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1912
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* An extract of the exclusive content will features in a key broadsheet such as the Australian. * Author will be interviewed in newspapers such as Age, Sydney Morning Herald and Courier Mail. * Author will be interviewed on high profile radio stations such as ABC Radio National and 3AW. * The book will be widely reviewed in local and national papers such as the Age, Sydney Morning Herald, Listener, West Australian, Canberra Times, Dominion Post and the Listener. * This books will be widely reviewed in outdoor/adventure glossy magazines such as National Geographic and Wild * Online banner advertising on bookseller websites * Trade marketing budget for bookseller catalogues * Featured in the Text newsletters and on the Text website * Social media campaign

About the Author

Chris Turney is the author of the popular science books Bones, Rocks and Stars: The Science of When Things Happened; and Ice, Mud and Blood: Lessons from Climates Past.

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Turney, an Australian paleoclimatologist (Ice, Mud and Blood), describes the early 20th-century exploratory expeditions to Antarctica. Using a variety of sources including previously unpublished documents, Turney reproduces the drama of the race to reach the South Pole as well as the subsequent efforts of the original pathfinders and new expeditions to unlock the secrets of the continent. The two best-known explorers, Roald Amundsen, the first to reach the pole, and Robert Scott the leader of the ill-fated British expedition, are covered in detail, with evidence-based speculation on why and how Scott's expedition ended tragically. In addition, Turney describes in depth the 1911-1912 German expedition of Wilhem Filchner and the 1911-1913 Australian expedition of Douglas Mawson. Filchner's expedition is rife with misadventure, feuds, dangers, and death. Nonetheless the expedition made a substantial contribution to scientific knowledge of the Antarctic Convergence and the Atlantic Ocean's circulation system. Mawson's expedition is another harrowing tale, visited by death, omnipresent in the ruthlessly frigid environment, and by madness as well. Yet Mawson's team managed to map much of Antarctica's geology, and to describe its otherworldly flora and fauna. Turney successfully conveys the heroism and flaws of the early explorers as they challenged the preternatural dangers of Antarctica. Illus., maps. (Nov.) (c) Copyright PWxyz, LLC. All rights reserved.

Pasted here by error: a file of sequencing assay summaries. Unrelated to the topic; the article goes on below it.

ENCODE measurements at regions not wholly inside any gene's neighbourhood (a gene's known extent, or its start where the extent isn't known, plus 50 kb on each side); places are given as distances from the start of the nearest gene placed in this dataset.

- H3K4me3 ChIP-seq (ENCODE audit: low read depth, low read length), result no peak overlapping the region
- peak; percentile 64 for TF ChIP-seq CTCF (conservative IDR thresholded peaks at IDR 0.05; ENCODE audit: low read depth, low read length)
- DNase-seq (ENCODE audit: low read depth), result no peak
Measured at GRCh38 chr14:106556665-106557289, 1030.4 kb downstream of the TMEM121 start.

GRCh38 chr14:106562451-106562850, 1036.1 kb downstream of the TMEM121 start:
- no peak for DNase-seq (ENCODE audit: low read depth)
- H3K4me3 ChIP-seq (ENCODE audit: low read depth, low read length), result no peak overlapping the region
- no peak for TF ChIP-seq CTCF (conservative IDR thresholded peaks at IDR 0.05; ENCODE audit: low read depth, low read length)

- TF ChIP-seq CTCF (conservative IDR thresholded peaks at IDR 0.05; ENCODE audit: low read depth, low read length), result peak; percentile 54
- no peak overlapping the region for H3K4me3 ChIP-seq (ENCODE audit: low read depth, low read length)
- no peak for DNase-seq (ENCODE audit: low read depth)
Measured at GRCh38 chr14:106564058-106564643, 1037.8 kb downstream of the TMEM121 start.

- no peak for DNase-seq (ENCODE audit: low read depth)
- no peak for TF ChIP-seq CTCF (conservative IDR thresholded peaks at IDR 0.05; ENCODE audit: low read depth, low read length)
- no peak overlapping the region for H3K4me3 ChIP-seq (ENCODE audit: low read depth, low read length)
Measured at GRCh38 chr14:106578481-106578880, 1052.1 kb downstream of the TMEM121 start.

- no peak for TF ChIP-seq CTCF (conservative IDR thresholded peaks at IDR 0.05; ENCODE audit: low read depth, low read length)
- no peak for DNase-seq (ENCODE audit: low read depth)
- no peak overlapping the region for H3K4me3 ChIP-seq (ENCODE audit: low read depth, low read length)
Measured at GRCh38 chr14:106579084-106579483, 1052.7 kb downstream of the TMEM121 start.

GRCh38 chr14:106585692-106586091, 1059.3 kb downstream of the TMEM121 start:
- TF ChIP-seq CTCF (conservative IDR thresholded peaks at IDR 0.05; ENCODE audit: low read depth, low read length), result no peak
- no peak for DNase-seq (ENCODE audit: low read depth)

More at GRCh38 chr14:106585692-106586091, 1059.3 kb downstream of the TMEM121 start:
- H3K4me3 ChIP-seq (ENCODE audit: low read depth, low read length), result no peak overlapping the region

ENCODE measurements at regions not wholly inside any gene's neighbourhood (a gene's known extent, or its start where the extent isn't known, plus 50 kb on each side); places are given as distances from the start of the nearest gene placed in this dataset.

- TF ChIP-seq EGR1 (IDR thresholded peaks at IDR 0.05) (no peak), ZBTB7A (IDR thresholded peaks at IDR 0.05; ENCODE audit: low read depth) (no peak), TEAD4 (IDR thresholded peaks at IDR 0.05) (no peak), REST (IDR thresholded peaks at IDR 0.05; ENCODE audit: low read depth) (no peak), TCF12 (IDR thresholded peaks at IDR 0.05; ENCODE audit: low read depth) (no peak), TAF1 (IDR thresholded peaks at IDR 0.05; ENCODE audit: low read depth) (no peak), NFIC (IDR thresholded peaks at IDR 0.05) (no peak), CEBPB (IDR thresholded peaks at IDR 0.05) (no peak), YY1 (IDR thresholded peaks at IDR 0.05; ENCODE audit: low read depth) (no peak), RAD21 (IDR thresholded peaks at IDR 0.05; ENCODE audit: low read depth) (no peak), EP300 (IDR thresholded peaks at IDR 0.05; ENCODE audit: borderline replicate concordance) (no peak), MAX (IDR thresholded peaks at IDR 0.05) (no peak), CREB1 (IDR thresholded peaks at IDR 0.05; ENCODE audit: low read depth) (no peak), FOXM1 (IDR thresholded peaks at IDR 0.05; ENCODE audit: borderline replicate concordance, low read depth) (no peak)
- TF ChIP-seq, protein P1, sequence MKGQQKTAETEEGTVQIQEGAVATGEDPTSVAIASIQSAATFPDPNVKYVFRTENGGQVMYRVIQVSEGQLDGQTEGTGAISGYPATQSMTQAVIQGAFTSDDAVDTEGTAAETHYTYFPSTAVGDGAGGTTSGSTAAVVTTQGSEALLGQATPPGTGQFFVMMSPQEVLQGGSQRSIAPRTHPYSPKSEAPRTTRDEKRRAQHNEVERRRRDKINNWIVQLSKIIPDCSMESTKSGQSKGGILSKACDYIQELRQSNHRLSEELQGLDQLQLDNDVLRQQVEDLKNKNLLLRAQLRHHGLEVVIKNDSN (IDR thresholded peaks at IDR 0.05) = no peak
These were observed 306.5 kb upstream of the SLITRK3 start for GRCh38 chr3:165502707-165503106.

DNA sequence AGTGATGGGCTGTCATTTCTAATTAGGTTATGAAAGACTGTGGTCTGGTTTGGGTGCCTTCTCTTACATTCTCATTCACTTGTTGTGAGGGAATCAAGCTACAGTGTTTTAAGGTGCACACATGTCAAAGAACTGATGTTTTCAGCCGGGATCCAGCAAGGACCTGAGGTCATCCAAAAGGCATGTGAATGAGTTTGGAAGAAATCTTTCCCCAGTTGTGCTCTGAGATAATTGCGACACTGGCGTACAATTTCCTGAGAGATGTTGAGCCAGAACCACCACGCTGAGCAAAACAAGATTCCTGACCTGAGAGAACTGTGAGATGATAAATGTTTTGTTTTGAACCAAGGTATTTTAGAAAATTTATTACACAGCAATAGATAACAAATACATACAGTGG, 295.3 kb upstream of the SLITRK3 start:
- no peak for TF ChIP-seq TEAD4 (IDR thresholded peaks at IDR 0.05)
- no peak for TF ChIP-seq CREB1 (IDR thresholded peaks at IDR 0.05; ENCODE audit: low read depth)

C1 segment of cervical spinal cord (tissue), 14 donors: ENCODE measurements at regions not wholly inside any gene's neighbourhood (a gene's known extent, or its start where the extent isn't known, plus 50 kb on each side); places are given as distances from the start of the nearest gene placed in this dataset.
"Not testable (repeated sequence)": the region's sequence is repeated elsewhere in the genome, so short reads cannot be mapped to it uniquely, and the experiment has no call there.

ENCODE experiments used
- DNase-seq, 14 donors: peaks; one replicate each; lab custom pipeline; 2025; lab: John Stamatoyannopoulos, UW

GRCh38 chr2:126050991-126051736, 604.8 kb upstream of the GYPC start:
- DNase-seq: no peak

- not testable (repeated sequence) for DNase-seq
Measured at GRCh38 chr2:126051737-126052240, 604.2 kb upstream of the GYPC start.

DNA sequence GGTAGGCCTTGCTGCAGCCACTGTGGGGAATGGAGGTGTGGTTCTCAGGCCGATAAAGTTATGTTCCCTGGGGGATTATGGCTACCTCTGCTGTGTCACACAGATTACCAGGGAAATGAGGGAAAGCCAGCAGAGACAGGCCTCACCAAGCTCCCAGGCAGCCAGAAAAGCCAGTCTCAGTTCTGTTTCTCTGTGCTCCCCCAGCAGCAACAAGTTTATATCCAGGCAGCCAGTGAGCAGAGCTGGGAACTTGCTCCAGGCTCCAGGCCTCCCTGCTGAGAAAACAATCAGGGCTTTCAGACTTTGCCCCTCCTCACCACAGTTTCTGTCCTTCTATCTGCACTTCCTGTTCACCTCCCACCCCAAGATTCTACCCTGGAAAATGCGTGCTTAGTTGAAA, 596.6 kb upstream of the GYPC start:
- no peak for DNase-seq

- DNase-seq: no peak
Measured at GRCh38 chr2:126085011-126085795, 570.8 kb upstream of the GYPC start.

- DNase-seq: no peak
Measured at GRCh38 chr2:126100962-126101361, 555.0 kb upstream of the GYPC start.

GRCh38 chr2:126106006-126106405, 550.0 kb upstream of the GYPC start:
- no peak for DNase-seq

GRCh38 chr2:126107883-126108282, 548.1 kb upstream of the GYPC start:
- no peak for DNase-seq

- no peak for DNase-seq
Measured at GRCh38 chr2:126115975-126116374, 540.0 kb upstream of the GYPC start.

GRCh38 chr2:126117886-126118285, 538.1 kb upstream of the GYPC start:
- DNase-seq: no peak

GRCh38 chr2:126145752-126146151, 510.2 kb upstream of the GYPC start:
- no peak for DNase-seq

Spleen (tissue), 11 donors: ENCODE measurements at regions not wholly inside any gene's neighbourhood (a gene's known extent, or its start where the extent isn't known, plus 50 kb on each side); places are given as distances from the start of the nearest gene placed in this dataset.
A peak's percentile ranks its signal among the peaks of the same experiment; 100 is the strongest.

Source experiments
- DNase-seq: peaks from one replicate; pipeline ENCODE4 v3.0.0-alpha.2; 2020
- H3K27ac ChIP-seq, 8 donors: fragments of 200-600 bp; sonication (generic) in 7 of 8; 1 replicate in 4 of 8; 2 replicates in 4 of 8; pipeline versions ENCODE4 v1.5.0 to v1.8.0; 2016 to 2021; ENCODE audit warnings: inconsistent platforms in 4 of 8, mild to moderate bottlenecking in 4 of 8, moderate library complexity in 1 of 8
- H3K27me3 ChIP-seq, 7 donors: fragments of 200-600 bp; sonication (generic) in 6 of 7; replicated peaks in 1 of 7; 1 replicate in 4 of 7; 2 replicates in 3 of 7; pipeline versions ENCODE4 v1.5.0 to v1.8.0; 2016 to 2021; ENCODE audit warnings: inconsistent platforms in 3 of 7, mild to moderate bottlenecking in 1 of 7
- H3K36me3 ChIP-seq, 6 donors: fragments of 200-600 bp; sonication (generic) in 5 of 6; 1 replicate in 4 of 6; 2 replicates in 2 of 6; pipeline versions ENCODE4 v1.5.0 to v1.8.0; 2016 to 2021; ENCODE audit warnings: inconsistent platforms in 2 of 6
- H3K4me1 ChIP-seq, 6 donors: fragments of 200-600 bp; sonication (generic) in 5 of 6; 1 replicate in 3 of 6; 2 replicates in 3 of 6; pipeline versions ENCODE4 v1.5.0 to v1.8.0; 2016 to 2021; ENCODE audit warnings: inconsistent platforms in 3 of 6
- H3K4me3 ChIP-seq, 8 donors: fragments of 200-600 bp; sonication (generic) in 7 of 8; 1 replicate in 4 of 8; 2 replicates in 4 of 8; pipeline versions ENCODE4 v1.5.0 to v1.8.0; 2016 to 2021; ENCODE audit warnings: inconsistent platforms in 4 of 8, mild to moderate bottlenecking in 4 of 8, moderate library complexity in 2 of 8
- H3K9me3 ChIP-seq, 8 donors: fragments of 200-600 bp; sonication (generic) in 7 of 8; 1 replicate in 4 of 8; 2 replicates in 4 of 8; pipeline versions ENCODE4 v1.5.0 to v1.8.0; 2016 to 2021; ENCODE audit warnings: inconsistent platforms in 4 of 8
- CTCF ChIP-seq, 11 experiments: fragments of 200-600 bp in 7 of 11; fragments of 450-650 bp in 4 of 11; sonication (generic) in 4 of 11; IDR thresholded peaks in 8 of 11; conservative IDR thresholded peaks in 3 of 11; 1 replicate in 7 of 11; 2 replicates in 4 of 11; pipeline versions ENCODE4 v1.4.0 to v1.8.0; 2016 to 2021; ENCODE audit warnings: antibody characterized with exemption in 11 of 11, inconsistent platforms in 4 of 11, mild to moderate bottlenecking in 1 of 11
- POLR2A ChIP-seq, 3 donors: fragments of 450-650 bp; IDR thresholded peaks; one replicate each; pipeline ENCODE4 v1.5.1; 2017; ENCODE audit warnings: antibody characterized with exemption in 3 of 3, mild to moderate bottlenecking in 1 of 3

'The new David Livingstone.' Saturday Times 'Hundreds of books have been written about this era of Antarctic exploration, but in telling the gripping, lesser known tales, 1912 is an excellent addition.' New Scientist 'Drawing on his own considerable polar experience, historic photographs and journals, [Chris Turney] presents a fascinating story of the men behind the first exploration of Antarctica. A well written and historically important work.' Waikato Times 'What makes this book of particular interest to those familiar with Antarctic exploration literature is the somewhat unusual (and welcome) fact that it was written by a climate scientist. As a historian of the motivation, events and characters of Antarctic exploration, Professor Turney does a workmanlike job. But as a historian of the science behind the aforementioned he is brilliant.' Good Reading 'Turney successfully conveys the heroism and flaws of the early explorers as they challenged the preternatural dangers of Antarctica.' Pubishers Weekly US 'A breathtaking journey into the expeditions, their traumas and dramas, their leaders and achievements...Chris Turney tells a fascinating tale.' Cosmos

Robert Falcon Scott's fatal attempt to beat Roald Amundsen to the South Pole in 1912 is well known, but that's not the whole story. Geologist Turney (climate change, Univ. of New South Wales, Australia; Ice, Mud and Blood: Lessons from Climates Past) studies the Japanese, German, and Australian/New Zealand expeditions that also explored Antarctica in 1912, mapping parts of the continent and expanding scientific knowledge of it. Because of a late start and poor provisioning, the Japanese expedition explored King Edward VII Land instead of aiming for the South Pole and determined the eastern limit of the Great Ice Barrier, but the expedition's untranslated scientific findings remained unknown to many. The German expedition determined the southernmost extent of the Weddell Sea and Antarctica's northern limit and discovered a previously unknown ice shelf. Their ship was trapped in ice for eight months, after which the crew mutinied. The Australia/New Zealand expedition sailed into the unknown and established four land bases with sledging parties conducting scientific experiments. They set up a wireless station to communicate between their Antarctic base (a first) and Australia and discovered new Antarctic bays, mountains, and glaciers. VERDICT Every 1912 expedition, including Amundsen's and Scott's, helped define the unknown that was Antarctica. This fascinating and illuminating book is a must for Antarctic and exploration collections and for armchair explorers everywhere.-Margaret Atwater-Singer, Univ. of Evansville Libs., IN (c) Copyright 2012. Library Journals LLC, a wholly owned subsidiary of Media Source, Inc. No redistribution permitted.

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